Chargers' Sproles barely eludes infamy

It seems impossible, but the player who did the most to improve his stock among football fans this weekend did arguably the single worst thing a running back can do with the pigskin in his hands.

Everyone knows that fumbles are bad. Longtime readers of Football Outsiders know that fumbling the ball, even if you end up recovering it, is a bad sign because fumble recovery isn't a skill -- that is to say, there's no team year-to-year which recovers a consistently high or low percentage of the balls that hit the ground.

The idea of how much a fumble hurts a team, though, is murky because we never know how a drive might've turned out. A fumble at the opposition's 40-yard line hurts, but because we don't actually see how that drive would have ended without the fumble, we can't say that the fumble prevented a touchdown.

It's with this talk of fumbles that we bring up Chargers running back Darren Sproles, who emerged on the national scene with a series of third-down conversions and an overtime touchdown run to push the Chargers into the divisional playoffs. His contributions in the running game accrued 26 DYAR (Defense-adjusted Yards Above Replacement), the second-highest total of the week.

In the receiving game, though? Sproles picked up -28 DYAR, the second-worst total of any player, giving him a total of -2 DYAR on the day. The reason why wasn't the five catches he had on 10 attempts, a mediocre total for a receiver. It wasn't that only two of his catches went for first downs. He still would've been an above-average player on the day … if it weren't for the fact that he fumbled on the Colts' 1.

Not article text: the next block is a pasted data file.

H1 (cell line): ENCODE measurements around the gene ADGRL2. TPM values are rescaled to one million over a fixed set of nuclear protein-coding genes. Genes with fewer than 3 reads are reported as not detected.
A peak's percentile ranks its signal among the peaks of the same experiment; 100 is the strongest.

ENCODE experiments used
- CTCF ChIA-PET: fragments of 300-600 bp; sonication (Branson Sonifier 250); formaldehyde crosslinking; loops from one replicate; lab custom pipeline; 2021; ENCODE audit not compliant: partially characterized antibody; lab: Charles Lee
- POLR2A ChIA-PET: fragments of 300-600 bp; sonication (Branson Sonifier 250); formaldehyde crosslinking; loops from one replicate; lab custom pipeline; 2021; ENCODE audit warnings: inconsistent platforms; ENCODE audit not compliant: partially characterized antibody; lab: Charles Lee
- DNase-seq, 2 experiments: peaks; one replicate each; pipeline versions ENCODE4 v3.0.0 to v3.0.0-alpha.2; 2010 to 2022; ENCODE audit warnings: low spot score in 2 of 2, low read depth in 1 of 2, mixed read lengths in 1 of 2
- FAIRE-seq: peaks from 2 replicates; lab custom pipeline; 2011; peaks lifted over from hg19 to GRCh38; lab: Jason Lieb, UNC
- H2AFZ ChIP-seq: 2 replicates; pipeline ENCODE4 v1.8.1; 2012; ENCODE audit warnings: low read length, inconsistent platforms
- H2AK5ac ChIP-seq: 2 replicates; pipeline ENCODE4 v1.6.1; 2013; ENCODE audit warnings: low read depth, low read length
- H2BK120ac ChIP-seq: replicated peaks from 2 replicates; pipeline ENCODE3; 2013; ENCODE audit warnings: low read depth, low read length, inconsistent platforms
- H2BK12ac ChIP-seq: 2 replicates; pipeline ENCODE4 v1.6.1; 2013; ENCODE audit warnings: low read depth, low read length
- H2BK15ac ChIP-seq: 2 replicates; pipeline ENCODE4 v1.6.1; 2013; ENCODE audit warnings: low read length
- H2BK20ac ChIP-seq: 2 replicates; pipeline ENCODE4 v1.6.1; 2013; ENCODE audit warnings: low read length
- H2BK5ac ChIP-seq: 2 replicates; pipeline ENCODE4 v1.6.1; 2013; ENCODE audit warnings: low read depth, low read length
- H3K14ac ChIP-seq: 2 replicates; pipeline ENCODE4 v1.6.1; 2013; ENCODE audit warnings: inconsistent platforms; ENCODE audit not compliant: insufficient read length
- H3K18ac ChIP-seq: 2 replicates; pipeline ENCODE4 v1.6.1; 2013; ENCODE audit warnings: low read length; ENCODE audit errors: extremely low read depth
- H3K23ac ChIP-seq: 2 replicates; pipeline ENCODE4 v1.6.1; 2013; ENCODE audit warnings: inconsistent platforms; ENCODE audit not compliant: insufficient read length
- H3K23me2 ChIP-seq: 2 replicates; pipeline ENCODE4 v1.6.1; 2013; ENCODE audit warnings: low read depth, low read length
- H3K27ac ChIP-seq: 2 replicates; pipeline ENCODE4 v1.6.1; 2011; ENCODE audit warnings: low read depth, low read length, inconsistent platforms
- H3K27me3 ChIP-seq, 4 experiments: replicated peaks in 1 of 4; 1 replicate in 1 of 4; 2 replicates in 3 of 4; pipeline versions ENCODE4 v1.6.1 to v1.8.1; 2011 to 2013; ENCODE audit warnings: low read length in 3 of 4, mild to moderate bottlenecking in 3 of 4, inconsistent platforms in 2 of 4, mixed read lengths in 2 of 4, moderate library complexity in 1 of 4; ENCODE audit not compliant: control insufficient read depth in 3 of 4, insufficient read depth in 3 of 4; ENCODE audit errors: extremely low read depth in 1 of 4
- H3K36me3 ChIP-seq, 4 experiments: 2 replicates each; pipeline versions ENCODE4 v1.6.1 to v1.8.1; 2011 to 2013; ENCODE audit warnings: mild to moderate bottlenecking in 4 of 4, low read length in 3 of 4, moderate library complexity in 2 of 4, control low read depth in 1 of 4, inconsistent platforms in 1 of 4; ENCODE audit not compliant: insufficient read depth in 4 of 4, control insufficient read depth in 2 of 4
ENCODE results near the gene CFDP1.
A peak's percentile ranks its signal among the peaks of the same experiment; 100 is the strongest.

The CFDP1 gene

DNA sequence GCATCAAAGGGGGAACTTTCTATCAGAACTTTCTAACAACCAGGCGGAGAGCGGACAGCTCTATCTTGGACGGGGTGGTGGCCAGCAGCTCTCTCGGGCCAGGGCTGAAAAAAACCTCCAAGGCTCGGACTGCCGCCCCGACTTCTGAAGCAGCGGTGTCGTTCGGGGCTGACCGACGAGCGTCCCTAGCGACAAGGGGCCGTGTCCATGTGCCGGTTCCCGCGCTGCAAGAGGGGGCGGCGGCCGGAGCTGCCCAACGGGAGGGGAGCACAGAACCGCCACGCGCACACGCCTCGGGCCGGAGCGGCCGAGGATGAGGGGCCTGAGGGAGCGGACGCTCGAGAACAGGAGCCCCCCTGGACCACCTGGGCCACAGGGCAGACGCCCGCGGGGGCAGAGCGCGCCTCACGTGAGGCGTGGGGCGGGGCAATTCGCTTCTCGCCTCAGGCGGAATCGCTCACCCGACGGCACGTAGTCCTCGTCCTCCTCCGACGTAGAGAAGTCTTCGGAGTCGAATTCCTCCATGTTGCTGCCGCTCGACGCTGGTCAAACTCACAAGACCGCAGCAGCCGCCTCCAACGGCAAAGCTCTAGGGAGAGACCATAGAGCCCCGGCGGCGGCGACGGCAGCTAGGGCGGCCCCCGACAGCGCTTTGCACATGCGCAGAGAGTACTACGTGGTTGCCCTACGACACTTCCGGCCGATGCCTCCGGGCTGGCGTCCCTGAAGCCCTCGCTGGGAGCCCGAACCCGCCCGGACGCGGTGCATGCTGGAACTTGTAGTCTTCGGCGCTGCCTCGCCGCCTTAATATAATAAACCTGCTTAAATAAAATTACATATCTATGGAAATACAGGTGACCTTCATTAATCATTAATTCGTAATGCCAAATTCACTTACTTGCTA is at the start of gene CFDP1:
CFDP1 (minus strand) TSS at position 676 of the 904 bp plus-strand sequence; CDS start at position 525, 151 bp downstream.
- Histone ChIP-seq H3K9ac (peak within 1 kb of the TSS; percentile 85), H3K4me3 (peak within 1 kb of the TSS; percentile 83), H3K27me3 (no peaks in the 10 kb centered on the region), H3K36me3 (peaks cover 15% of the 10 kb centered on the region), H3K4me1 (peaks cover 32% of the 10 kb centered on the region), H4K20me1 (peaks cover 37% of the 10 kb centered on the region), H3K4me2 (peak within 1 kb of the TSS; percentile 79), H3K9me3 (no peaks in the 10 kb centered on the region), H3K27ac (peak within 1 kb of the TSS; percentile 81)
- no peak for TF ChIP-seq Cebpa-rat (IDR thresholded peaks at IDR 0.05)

Sproles' catch and run was on second down. If Sproles hadn't scored on the play, the Chargers would have had two chances to score from the 1-foot line. Without getting too deep into the probability that the Chargers would or would not score on those two plays, it's pretty easy to figure that there's an extremely significant chance of the Chargers kicking a field goal, if not scoring a touchdown.

Of course, any score would've changed the game. The Chargers would have been kicking on their final drive in regulation to take the lead, not tie. They wouldn't have needed to win the overtime coin toss and drive down the field. Sproles, ironically, wouldn't have etched his name in Chargers history with a run that probably earned him millions of dollars in his future trip to the free-agent market.

As the Chargers basked in success, Sproles' prior transgression was forgotten by seemingly everyone except the game recap and our computers. Had the Chargers ended up losing the game, everyone would have remembered Sproles snatching disappointment from a sure touchdown. Ask Earnest Byner if fans forget that easily.

Here are the rest of the best and worst players of wild-card weekend, according to the Football Outsiders DYAR statistics.

Bill Barnwell is an analyst for FootballOutsiders.com.